Thursday, December 14, 2006

KFC logo redesign

In early November KFC introduced a new symbol for only the fourth time in it's 50-year history. In this new iteration the colonel sheds his suit for an apron. Many folks that I discussed this with don't really understand the change. Most folks believe the colonel was only a figurehead for the company when, in fact, he developed the recipe and often spent time in the kitchen. Harland Sanders owned a service station where he developed his famous recipe of fried chicken, first serving folks food from his living room. His reputation grew until he could own his own restaurant, where he was the chef, and developed his unique method of cooking chicken using a pressure cooker. Also not readily known is that he did this at the age of 40 after being a firefighter, a steamboat captain and a salesman. His familiar white outfit was adopted after he was made an honorary colonel by the governor of Kentucky as a means of self-promotion.

In my opinion this change is the greatest change to the image of KFC since they changed their name from Kentucky Fried Chicken to KFC to fend off concerns of excess fat content. The significance of this change is that the recipe used today is still the same recipe designed by Mr. Sanders himself, that he was an authentic chef and a culinary visionary.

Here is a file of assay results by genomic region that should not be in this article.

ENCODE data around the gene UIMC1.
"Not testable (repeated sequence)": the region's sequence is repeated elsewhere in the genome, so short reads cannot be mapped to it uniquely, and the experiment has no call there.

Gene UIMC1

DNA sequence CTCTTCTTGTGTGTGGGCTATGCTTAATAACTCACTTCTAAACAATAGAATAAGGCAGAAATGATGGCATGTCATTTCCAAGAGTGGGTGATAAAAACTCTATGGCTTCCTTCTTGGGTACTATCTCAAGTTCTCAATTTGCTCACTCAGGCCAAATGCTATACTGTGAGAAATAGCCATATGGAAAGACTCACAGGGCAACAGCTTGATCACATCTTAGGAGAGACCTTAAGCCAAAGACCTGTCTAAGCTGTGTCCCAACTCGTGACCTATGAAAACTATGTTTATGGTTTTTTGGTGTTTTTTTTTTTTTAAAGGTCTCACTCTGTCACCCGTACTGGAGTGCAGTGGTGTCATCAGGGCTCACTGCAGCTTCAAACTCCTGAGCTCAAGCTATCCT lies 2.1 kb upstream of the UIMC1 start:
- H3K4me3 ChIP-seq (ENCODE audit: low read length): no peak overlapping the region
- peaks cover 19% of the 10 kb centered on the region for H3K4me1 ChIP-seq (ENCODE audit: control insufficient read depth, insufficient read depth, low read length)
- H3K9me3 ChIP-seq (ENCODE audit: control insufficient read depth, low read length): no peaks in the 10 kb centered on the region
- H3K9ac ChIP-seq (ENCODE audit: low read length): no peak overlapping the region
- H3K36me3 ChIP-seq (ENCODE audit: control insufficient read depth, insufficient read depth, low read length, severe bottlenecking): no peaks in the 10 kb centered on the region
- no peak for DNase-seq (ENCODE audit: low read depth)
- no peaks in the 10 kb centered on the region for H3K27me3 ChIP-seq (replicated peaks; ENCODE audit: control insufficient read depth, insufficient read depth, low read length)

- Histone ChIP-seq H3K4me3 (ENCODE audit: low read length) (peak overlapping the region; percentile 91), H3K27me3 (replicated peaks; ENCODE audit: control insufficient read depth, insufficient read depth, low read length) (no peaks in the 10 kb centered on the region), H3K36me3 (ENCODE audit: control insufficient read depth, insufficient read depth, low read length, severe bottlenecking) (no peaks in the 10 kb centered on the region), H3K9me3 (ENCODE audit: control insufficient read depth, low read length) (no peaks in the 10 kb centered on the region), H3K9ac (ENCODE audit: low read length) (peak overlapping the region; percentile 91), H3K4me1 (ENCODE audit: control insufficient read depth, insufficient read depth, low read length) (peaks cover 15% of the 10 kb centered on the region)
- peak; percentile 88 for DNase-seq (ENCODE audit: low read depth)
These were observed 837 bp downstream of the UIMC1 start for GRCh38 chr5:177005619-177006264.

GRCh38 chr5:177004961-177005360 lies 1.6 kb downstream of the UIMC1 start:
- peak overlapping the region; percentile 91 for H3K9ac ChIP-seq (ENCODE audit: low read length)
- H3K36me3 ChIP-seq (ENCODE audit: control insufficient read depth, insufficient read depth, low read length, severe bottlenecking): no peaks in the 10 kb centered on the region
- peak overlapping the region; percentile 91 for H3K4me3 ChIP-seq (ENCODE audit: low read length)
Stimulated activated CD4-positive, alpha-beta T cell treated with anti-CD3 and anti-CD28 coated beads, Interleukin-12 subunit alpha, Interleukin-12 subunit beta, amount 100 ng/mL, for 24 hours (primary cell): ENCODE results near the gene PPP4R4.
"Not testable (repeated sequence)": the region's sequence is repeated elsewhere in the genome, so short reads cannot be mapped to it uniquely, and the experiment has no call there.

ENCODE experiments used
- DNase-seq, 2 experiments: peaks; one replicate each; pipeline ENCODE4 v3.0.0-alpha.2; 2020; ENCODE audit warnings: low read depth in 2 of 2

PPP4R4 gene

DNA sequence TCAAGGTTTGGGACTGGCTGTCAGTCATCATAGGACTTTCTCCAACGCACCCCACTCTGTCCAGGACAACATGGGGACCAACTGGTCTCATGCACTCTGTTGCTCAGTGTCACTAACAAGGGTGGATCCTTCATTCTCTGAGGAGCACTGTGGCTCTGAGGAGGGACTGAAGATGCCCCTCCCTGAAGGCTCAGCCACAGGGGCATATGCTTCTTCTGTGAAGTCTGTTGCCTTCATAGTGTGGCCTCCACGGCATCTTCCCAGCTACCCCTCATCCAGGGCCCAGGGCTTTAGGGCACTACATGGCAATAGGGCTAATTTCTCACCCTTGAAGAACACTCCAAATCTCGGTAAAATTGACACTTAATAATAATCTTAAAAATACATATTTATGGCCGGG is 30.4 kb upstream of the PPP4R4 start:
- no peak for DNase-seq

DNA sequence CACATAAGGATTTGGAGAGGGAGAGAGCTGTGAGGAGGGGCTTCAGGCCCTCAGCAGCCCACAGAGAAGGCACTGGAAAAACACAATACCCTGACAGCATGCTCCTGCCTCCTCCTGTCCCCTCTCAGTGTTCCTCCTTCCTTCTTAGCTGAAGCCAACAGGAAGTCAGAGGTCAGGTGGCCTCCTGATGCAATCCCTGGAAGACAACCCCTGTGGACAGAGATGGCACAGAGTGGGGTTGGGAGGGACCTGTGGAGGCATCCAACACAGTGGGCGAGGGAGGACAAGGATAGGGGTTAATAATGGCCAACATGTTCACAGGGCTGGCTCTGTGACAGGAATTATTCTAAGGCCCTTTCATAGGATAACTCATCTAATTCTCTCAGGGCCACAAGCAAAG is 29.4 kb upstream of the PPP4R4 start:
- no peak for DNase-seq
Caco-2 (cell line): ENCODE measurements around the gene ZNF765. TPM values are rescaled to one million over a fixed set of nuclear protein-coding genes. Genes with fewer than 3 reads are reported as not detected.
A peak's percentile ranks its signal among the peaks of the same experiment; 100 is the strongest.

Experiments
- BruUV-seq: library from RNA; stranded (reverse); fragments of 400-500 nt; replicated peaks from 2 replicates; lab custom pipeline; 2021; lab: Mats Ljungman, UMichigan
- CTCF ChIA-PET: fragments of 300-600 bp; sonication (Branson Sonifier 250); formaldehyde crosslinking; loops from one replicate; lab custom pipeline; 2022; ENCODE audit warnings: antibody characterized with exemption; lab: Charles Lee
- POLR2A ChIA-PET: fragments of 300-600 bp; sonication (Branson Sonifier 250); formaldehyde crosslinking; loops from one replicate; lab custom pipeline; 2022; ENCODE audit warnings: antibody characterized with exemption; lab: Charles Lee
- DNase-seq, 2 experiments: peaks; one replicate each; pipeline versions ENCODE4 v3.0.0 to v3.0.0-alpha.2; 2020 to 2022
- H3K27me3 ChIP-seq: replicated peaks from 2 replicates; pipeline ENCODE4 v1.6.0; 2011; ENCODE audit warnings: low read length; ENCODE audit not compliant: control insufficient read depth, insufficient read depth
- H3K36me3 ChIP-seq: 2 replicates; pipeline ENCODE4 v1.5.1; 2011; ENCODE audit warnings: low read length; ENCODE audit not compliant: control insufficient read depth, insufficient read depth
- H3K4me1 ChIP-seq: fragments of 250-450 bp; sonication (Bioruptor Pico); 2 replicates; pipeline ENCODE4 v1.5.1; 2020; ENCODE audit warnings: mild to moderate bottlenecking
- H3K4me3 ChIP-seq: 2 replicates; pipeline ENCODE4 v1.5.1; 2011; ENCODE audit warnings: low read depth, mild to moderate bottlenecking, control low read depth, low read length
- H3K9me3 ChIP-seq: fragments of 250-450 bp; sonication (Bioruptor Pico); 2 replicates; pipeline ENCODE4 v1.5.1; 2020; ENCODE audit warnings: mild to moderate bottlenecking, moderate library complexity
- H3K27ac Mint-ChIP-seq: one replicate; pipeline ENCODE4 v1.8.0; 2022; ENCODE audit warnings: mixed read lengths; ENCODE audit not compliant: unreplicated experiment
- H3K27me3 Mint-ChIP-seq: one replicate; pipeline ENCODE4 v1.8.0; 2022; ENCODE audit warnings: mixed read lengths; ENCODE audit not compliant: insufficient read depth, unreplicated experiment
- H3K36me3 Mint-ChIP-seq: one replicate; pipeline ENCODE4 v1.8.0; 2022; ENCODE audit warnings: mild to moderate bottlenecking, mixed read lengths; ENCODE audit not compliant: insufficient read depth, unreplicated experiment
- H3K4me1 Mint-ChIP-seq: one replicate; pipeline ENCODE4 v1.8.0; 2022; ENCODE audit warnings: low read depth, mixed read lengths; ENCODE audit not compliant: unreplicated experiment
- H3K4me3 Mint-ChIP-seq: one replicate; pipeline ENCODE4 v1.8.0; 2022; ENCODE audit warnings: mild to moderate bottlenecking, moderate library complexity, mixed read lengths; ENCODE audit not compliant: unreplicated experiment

This is exactly what a brand is meant to do--—evolve, redefine, and support customer loyalty. Brands are defined by what customers believe and feel in their hearts, not what the corporation or a marketing departments say. I do believe and predict that KFCs stock wil rise due to this image change. Why? It brings convenience and honesty home. People who love KFC love it because it's easy, fast, and very reasonably priced. Those are exactly the values that the Colonel was trying to do. I see this change as more of a true-to-image change than anything else. KFC lovers know it in their hearts that it's a great product, now the symbol has evolved to show that.

The colonel would be proud.

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